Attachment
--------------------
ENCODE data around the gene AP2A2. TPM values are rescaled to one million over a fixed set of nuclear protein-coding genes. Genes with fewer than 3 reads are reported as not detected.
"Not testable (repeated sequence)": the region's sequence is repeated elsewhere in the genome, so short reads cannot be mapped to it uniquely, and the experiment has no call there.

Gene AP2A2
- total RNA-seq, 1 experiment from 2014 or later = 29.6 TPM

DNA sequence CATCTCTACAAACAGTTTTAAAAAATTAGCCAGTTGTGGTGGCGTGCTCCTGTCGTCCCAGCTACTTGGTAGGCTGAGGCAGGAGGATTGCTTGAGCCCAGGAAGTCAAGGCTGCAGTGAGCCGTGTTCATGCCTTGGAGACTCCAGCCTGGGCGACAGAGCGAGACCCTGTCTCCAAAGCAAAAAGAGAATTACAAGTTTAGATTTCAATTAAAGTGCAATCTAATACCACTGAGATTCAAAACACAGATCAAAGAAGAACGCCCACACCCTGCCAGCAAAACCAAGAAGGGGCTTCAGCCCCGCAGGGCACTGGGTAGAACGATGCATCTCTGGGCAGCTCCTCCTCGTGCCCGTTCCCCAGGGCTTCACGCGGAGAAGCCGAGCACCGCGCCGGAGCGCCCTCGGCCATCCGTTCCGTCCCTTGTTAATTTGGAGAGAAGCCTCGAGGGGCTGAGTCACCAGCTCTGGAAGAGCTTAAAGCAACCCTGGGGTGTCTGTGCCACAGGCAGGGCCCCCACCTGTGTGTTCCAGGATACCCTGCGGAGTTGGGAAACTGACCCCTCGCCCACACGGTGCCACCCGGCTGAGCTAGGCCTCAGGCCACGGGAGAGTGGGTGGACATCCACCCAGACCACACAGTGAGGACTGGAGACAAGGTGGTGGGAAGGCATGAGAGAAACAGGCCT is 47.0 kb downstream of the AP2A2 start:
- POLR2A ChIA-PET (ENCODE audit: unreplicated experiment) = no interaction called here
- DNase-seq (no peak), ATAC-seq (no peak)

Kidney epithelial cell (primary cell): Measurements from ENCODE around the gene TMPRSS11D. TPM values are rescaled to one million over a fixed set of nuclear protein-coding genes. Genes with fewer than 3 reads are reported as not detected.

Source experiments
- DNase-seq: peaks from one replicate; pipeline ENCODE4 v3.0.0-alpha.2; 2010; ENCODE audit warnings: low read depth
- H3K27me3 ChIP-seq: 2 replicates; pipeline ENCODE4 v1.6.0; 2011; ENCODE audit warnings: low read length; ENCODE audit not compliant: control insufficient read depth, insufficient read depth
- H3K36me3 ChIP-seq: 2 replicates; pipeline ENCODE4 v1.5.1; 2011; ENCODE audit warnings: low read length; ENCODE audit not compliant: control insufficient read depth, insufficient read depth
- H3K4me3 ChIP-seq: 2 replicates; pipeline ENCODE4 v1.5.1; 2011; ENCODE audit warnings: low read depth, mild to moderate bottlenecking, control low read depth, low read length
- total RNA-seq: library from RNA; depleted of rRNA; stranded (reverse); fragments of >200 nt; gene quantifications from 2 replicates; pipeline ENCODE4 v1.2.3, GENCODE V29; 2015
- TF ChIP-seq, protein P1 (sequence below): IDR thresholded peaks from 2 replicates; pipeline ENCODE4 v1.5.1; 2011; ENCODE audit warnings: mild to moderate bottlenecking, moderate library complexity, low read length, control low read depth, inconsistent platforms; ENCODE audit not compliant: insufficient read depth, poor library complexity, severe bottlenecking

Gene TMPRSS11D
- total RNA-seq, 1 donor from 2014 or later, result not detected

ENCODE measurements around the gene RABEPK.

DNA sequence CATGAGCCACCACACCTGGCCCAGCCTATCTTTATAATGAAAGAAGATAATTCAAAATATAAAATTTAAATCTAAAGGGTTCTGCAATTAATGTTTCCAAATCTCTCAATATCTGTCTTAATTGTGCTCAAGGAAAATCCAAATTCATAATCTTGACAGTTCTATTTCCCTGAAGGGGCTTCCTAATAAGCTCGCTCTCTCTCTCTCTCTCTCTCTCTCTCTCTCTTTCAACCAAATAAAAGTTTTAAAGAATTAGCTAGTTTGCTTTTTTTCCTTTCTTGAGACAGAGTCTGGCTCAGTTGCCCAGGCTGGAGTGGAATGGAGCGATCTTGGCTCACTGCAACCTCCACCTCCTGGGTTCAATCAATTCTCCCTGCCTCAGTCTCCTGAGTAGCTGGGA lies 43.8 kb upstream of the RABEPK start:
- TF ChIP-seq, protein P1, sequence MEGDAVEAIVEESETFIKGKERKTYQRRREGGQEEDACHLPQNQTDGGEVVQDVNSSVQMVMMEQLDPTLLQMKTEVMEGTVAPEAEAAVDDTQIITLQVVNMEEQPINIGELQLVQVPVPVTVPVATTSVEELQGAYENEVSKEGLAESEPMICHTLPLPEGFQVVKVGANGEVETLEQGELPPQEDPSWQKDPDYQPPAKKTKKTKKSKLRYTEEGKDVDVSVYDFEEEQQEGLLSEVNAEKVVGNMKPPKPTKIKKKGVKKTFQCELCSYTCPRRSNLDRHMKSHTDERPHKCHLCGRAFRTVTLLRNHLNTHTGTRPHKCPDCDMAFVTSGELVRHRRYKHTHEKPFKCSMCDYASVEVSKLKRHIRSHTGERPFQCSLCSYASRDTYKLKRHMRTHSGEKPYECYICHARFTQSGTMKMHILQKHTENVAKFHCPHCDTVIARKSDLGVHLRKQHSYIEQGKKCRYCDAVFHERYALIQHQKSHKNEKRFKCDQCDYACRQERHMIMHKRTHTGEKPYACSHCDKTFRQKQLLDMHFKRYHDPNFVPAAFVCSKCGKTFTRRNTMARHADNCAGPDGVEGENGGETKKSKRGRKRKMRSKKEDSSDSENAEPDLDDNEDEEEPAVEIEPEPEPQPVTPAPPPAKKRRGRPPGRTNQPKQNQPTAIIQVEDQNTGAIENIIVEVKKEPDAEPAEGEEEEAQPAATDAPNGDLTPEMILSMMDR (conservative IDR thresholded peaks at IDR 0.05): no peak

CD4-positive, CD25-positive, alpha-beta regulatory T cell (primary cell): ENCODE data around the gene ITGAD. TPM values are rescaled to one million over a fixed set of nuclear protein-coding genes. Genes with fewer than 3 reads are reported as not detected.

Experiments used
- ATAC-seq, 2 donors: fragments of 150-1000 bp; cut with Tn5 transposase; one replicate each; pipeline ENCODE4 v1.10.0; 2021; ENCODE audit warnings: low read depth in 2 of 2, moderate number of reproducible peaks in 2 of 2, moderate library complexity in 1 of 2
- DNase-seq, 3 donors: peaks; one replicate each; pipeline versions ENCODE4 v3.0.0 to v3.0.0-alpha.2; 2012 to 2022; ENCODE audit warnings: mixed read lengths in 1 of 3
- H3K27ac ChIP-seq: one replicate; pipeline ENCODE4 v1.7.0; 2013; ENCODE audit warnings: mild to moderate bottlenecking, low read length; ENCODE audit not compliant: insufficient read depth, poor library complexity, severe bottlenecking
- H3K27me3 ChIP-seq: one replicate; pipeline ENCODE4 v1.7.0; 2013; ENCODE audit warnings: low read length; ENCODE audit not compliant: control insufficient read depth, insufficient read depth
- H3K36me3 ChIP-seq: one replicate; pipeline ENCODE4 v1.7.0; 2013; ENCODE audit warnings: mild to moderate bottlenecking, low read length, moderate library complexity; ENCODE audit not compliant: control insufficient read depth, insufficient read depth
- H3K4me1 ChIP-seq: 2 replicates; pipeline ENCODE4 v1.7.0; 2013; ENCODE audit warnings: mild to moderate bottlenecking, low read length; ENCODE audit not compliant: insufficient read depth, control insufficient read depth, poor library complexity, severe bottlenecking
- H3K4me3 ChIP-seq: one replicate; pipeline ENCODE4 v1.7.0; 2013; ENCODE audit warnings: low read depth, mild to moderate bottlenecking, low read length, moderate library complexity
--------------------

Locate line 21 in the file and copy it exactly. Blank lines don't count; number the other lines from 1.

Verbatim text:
CD4-positive, CD25-positive, alpha-beta regulatory T cell (primary cell): ENCODE data around the gene ITGAD. TPM values are rescaled to one million over a fixed set of nuclear protein-coding genes. Genes with fewer than 3 reads are reported as not detected.